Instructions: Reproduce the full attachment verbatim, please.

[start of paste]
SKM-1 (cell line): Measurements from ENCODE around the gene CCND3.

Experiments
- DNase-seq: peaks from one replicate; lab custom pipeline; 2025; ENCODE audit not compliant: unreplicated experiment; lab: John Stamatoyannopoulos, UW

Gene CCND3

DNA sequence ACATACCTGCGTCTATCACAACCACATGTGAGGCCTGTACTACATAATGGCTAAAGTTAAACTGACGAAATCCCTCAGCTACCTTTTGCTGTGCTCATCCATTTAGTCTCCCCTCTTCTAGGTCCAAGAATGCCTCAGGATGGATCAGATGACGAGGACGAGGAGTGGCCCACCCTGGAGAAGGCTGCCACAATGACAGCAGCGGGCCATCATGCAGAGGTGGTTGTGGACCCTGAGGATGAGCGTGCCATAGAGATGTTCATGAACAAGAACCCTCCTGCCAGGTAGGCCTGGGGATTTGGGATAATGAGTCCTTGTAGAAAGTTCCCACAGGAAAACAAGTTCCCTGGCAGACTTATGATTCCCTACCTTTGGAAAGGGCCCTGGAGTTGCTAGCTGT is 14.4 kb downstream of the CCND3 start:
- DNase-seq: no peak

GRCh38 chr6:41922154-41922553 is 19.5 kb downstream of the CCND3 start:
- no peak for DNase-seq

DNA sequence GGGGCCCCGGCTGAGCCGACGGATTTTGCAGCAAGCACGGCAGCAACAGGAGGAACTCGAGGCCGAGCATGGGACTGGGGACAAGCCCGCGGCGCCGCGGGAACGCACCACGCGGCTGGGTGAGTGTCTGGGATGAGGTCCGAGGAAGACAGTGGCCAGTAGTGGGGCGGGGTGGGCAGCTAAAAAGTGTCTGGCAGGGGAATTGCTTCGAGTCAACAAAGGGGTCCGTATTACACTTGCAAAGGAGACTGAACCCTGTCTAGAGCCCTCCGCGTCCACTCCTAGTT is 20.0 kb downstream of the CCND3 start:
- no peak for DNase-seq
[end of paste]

SKM-1 (cell line): Measurements from ENCODE around the gene CCND3.

Experiments
- DNase-seq: peaks from one replicate; lab custom pipeline; 2025; ENCODE audit not compliant: unreplicated experiment; lab: John Stamatoyannopoulos, UW

Gene CCND3

DNA sequence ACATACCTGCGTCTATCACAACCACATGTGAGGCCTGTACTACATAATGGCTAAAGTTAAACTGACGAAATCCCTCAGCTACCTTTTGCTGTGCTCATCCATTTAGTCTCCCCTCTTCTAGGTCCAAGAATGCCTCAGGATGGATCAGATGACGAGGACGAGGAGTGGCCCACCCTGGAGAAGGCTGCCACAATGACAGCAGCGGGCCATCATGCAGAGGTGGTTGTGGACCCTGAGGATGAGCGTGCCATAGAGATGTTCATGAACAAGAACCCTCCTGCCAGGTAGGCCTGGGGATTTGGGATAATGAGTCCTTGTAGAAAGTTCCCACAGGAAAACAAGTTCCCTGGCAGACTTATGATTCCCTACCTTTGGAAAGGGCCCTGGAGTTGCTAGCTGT is 14.4 kb downstream of the CCND3 start:
- DNase-seq: no peak

GRCh38 chr6:41922154-41922553 is 19.5 kb downstream of the CCND3 start:
- no peak for DNase-seq

DNA sequence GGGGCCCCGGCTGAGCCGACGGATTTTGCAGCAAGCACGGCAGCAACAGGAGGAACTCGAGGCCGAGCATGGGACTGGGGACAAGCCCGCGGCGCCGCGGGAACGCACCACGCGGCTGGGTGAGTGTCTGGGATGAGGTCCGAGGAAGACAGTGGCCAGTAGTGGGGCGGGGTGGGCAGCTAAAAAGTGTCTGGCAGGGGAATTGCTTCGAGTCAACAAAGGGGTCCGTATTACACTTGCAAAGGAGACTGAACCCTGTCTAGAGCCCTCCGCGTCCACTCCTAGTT is 20.0 kb downstream of the CCND3 start:
- no peak for DNase-seq